In the linux terminal, i often use wildcards (*) as a shorter alternative to type in the whole file name: if the file is named foo-and-cats I just type in something like fo* in order to pull up the file. This trick also works when i use emacs to pull up a file with C-x C-f, if i use the same trick it finds the file i'm looking for as long as it's in the home folder (i haven't tried files outside the home folder yet...)

However, this trick does not work with pulling up files in the same page buffer: If i type C-x b TUT* it just brings up a new file named TUT* instead of pulling up the tutorial. I have to type the entire file name verbatim in order to get the file i want.

Is there a logical reason why this is so? Is there a way to change this to suite me?

  • I don't quite understand your question. What function is called with C-f b?
    – aadcg
    Jan 14, 2022 at 16:51
  • 2
    You can press TAB to make Emacs complete the buffer name for you. Jan 14, 2022 at 16:53
  • @aadcg: C-x b allows you to type in a file name and pull it up within your buffer, so that you don't need anymore emacs windows. For example, if you open a file, you can go back to your last file with by holding control, hitting x, then hitting b seperately. It asks you which file you want to bring up. Jan 14, 2022 at 17:03
  • 1
    Ok, it was typo.
    – aadcg
    Jan 14, 2022 at 19:16

2 Answers 2


Use of * in a file or directory name is a wildcard for glob matching. (It is unrelated to regular-expression matching, by the way).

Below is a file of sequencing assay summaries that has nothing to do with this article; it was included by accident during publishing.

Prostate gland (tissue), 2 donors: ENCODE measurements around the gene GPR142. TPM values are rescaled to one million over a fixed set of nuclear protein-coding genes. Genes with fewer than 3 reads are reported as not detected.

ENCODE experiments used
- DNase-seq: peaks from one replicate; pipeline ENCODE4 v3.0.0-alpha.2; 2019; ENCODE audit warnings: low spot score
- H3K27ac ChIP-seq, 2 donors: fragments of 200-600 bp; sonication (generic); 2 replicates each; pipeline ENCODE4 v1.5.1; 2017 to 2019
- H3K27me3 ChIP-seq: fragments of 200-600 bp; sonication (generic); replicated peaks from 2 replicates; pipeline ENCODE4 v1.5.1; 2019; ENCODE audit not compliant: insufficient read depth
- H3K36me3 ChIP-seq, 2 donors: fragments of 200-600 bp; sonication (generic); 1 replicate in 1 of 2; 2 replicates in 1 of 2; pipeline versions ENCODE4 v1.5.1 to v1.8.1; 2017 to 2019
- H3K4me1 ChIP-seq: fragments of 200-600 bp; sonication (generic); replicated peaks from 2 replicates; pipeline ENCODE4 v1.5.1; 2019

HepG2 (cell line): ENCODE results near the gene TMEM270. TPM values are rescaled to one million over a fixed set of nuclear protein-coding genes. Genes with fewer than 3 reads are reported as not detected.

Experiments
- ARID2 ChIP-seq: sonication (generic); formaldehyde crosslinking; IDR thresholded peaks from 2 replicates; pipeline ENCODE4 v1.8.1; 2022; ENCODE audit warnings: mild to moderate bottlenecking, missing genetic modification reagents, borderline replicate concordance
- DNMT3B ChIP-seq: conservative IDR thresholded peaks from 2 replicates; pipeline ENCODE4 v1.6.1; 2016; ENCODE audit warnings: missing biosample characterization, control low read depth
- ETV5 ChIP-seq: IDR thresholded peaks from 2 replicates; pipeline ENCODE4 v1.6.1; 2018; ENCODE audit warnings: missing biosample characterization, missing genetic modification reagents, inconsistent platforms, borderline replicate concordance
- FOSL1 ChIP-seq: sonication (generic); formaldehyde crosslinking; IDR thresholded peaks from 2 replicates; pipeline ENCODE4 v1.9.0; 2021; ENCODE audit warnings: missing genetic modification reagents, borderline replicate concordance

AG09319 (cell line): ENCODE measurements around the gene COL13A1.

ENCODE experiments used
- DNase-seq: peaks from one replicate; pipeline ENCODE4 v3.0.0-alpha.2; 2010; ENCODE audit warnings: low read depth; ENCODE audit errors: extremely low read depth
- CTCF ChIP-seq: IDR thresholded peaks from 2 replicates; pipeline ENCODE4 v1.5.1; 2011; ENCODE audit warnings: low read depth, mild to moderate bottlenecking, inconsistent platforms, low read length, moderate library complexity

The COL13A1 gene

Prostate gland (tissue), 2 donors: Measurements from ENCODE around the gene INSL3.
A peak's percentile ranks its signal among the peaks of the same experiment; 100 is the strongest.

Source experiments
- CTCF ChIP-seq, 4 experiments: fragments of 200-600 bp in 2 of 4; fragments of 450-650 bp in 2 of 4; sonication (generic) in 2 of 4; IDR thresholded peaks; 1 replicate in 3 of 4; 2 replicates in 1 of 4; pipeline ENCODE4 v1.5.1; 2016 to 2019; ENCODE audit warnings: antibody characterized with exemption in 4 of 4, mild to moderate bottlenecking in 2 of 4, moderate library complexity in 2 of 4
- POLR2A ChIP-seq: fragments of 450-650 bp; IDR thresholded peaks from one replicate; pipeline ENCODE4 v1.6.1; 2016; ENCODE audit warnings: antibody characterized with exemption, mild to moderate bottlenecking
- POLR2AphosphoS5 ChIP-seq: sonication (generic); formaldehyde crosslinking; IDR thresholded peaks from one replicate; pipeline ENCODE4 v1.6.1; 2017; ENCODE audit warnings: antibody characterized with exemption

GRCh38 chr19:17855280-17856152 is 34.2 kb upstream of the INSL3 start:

Buffer names are not necessarily file names. There are many buffers that are not visiting files. Buffer names sometimes (even often) contain * characters.

Commands that prompt for a buffer name do not do any glob-pattern matching. Commands that prompt for file or directory names often do glob-pattern matching.


If you want to type in fewer characters, Emacs has built in completion. You can type a few letters and then hit TAB to complete the input, or to see a list of matching inputs. This can save you a huge amount of time in the long run, and is usually faster than glob or regex matching.

However, it is possible to improve things further. Add this to your init file:

(ido-mode t)
(ido-everywhere 1)

ido-mode will modify all Emacs prompts so that completion is automatic. As you type it will will narrow the available choices until only one remains, and then you can select it by hitting enter. It shows the available choices in the minibuffer even before you hit TAB, so you always know what is available. It provides you with some extra keyboard shortcuts for cycling the list, reversing it, etc, which can all save a lot of typing.

And it’s shipped with Emacs, so you don’t even have to install anything.

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